Cadillac President Johan de Nysschen recently sat down with Motor Trend to talk about why sedans aren’t selling nearly as well in the United States these days. In the process, he broke it down to buyer demographics (youngsters don’t want sedans) and infrastructure (poor road conditions mean SUVs and CUVs are supreme).
Jalopnik called de Nysschen’s bluff on how younger buyers don’t necessarily care about cars and driving dynamics, so the executive sat down with the publication for a report published Thursday to follow up his comments with added clarification.
Foremost, he said, “I wasn’t advocating the idea that the world is black and white, that if you’re a young buyer, a millennial or a teenager that you don’t enjoy driving.”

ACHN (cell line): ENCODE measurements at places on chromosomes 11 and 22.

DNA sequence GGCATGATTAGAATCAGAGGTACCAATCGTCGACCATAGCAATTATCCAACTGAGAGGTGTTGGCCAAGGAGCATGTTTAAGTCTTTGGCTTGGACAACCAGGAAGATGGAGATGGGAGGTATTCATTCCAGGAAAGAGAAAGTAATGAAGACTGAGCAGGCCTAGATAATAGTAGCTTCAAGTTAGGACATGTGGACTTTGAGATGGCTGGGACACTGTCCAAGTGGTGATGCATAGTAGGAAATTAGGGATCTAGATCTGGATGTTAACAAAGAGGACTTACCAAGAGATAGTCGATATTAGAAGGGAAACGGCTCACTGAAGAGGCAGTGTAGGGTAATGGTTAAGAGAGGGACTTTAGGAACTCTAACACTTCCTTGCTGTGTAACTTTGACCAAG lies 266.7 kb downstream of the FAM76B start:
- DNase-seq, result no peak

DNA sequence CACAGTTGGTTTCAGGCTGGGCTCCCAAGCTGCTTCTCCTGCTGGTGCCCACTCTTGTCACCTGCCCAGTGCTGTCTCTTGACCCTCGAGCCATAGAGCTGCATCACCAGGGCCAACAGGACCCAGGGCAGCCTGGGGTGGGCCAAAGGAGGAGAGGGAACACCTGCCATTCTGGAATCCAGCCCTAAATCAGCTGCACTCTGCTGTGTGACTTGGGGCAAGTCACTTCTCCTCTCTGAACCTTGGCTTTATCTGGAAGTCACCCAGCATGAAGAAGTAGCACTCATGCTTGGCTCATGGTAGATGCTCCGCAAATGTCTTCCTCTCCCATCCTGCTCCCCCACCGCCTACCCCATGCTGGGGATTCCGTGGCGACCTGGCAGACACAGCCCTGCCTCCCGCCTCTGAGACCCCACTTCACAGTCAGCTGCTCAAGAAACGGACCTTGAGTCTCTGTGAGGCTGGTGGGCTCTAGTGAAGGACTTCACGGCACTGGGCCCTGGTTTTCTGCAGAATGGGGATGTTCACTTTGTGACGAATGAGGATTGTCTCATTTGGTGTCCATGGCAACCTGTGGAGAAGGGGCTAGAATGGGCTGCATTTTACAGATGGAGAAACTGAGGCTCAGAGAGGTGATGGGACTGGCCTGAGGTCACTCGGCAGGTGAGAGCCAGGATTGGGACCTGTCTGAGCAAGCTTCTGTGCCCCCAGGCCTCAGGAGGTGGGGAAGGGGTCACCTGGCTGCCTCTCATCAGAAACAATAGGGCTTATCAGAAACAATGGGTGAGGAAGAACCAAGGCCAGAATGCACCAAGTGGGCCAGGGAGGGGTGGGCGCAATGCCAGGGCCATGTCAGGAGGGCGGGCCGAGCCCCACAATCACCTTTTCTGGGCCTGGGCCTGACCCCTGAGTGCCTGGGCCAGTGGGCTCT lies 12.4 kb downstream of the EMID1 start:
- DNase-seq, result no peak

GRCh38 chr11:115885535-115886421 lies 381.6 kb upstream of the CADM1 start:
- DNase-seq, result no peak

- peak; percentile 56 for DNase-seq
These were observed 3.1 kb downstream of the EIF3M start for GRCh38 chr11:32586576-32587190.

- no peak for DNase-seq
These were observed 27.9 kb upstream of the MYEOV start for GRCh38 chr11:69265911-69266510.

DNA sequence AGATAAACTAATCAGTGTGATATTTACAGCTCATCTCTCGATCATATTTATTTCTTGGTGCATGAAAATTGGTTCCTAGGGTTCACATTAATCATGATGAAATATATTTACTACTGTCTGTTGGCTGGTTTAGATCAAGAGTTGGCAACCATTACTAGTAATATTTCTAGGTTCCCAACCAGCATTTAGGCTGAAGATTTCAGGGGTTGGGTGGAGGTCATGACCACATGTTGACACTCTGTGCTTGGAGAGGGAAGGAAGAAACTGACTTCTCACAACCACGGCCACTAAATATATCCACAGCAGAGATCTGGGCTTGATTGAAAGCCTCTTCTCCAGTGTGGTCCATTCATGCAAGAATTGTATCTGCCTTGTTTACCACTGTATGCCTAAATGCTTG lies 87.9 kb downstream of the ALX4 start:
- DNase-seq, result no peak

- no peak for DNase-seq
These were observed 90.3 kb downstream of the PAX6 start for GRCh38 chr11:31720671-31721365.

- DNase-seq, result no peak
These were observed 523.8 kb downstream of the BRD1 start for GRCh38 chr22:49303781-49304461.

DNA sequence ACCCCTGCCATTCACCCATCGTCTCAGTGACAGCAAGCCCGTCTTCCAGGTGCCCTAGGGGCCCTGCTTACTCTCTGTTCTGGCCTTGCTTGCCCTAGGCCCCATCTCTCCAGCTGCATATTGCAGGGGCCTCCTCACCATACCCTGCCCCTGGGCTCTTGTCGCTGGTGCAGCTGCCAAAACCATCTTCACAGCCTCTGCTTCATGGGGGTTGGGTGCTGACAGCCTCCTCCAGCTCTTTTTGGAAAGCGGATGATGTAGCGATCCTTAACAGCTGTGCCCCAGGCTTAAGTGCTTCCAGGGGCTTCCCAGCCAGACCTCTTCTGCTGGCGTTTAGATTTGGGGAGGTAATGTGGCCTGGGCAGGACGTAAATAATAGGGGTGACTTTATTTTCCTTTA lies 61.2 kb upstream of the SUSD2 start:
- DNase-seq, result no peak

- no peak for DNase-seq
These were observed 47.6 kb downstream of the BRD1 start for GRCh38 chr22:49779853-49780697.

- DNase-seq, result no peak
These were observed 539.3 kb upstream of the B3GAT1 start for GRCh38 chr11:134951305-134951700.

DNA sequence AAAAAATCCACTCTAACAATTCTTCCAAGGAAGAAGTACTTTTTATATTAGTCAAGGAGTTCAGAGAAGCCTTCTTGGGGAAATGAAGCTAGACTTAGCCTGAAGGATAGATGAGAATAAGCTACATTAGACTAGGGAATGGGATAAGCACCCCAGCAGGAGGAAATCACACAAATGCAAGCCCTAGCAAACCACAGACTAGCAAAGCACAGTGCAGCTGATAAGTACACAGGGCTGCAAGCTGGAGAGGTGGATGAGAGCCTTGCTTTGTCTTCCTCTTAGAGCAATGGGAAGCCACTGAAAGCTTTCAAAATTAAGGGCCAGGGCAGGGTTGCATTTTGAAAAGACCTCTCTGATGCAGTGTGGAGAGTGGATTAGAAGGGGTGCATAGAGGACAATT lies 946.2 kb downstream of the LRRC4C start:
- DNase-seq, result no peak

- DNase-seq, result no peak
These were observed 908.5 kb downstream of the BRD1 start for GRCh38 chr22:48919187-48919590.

With that in mind, he said Cadillac must wage a growth far on two fronts: China and the United States. Chinese buyers want luxurious vehicles to carry them, which means the brand has focused on future core products in its portfolio, such as crossovers. But, that focus won’t kill the Cadillac performance sedan, or the sedan in general.
While noting the Cadillac XT5 is the third-best-selling luxury nameplate in the U.S., behind the Lexus RX and Mercedes-Benz C-Class, de Nysschen said, “the irony is not lost on me that the C-Class is a sedan.”
Thus, Cadillac will balance its sedans with performance variants and an expanded line of V-Sport and V-series cars. In no way will the brand walk away from the V badge, which means we can safely bet a CT5-V will replace the CTS-V eventually. Cadillac’s sub-ATS-sized model will also perform better around the Nürburgring than its German competitors, de Nysschen boasted.